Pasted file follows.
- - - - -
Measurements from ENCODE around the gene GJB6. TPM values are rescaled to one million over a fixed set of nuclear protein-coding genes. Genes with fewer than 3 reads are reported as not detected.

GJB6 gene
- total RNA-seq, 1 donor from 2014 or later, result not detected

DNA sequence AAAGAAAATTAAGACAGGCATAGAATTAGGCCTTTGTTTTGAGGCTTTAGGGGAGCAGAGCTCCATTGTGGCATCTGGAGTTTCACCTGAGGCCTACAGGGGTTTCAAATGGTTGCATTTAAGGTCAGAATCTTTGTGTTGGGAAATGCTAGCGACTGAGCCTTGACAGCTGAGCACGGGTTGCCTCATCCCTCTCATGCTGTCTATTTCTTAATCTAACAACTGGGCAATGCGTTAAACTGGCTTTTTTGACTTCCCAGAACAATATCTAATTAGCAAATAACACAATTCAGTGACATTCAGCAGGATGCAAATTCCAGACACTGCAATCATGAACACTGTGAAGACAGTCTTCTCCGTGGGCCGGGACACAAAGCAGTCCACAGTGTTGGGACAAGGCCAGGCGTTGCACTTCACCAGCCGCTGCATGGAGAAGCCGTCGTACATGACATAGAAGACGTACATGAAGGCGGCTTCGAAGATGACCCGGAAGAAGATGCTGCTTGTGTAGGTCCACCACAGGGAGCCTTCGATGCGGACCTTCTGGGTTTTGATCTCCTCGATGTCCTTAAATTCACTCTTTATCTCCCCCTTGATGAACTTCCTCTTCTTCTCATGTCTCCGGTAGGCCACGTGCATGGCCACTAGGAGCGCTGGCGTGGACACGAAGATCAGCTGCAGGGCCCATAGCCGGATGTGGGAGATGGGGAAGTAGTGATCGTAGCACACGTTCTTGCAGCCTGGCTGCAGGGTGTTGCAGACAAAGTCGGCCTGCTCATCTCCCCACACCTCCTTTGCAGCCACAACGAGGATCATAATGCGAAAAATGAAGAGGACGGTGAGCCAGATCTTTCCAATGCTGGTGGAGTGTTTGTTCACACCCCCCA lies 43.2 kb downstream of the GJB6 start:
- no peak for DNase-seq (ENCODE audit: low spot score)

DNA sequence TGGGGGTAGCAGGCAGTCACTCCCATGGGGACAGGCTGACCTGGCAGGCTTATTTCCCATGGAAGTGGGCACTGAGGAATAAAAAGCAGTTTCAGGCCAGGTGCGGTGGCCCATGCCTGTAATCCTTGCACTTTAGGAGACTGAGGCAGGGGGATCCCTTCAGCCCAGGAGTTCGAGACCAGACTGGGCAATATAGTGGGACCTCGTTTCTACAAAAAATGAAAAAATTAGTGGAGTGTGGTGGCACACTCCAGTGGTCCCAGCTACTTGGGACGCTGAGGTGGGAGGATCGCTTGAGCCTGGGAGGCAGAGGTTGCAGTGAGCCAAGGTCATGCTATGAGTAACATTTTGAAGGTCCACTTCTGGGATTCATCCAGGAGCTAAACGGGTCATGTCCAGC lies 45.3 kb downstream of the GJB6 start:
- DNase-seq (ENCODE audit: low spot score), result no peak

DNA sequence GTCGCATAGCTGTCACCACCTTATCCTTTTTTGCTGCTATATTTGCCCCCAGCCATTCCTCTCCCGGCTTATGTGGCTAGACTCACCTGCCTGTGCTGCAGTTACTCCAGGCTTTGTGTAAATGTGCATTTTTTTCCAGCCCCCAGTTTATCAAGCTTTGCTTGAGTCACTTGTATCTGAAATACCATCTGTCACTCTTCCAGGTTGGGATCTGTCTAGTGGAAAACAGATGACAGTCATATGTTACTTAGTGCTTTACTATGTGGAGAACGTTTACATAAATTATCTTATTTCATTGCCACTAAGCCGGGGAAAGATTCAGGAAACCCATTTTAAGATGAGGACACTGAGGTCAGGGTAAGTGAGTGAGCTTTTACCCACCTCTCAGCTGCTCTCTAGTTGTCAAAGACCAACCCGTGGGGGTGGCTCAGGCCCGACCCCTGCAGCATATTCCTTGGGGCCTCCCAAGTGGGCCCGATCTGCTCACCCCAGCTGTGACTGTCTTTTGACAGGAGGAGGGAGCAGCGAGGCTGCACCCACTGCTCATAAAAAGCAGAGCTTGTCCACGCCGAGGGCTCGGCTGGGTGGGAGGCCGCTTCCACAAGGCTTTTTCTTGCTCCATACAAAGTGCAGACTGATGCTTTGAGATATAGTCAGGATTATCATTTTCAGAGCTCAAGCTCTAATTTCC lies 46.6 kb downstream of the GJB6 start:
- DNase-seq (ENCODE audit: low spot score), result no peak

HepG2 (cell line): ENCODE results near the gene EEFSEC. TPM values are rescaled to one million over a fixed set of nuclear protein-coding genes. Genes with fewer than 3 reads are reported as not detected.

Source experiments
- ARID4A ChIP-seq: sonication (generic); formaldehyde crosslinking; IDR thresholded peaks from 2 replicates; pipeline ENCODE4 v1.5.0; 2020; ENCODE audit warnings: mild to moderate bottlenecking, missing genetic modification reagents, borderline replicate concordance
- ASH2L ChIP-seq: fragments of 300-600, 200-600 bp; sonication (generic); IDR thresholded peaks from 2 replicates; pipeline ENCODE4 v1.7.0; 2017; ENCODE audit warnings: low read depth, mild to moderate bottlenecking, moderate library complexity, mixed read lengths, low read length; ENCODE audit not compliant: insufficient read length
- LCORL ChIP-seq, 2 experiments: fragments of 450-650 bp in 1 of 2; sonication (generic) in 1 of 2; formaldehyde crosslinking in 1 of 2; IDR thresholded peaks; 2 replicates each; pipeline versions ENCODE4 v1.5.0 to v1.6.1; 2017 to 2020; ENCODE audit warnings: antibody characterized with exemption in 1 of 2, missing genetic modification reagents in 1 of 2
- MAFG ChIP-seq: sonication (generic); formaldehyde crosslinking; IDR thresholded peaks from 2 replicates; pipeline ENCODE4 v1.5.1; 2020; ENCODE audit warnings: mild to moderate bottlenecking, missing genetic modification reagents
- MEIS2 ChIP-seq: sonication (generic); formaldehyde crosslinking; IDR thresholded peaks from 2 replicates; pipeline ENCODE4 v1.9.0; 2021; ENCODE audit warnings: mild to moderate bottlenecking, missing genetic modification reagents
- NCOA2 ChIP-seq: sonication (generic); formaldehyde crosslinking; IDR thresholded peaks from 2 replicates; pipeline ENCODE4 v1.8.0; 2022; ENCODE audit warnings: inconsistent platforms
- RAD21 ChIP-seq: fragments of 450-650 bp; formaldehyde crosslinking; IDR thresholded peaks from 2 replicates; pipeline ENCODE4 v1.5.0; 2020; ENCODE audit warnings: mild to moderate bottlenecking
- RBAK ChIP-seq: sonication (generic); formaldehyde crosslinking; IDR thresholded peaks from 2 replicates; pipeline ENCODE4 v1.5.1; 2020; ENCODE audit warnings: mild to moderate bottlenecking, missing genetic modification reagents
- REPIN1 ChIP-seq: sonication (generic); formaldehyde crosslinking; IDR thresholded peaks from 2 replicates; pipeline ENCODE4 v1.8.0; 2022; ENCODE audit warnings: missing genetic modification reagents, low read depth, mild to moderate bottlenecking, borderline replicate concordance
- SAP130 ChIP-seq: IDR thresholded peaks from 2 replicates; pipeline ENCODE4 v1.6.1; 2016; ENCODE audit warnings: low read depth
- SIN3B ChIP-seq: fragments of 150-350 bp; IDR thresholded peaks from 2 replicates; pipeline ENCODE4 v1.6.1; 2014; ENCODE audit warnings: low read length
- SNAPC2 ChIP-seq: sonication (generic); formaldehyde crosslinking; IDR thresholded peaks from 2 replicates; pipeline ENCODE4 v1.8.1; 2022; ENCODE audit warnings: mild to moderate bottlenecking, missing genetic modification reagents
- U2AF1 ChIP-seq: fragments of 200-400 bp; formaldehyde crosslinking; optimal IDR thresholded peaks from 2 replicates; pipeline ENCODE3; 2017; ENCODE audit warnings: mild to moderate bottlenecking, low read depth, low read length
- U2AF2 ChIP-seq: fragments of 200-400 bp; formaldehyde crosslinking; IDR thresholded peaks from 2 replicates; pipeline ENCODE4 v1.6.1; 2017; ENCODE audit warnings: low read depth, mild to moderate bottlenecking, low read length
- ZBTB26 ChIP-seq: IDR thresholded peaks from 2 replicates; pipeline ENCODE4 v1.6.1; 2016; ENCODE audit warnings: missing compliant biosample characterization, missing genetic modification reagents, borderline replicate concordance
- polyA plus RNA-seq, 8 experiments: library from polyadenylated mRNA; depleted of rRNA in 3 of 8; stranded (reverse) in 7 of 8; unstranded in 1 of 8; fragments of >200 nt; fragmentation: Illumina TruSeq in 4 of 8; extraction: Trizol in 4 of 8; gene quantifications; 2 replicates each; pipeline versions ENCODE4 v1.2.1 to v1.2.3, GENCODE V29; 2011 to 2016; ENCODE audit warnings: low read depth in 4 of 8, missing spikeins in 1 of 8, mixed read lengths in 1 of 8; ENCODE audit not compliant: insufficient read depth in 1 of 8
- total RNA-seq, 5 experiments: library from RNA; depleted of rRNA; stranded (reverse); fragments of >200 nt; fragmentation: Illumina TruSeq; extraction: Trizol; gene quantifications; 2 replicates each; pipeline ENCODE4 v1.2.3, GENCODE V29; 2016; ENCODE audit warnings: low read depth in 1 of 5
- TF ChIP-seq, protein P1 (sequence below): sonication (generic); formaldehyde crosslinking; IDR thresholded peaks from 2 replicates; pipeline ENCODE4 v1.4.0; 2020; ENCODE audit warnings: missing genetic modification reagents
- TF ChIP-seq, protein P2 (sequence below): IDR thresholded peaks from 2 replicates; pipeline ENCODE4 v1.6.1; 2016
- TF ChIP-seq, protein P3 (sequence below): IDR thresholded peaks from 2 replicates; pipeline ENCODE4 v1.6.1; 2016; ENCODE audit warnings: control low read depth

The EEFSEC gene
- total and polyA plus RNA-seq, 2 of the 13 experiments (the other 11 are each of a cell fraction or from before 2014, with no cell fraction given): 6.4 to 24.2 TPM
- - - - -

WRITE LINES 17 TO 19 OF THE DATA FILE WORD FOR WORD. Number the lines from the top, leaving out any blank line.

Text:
- NCOA2 ChIP-seq: sonication (generic); formaldehyde crosslinking; IDR thresholded peaks from 2 replicates; pipeline ENCODE4 v1.8.0; 2022; ENCODE audit warnings: inconsistent platforms
- RAD21 ChIP-seq: fragments of 450-650 bp; formaldehyde crosslinking; IDR thresholded peaks from 2 replicates; pipeline ENCODE4 v1.5.0; 2020; ENCODE audit warnings: mild to moderate bottlenecking
- RBAK ChIP-seq: sonication (generic); formaldehyde crosslinking; IDR thresholded peaks from 2 replicates; pipeline ENCODE4 v1.5.1; 2020; ENCODE audit warnings: mild to moderate bottlenecking, missing genetic modification reagents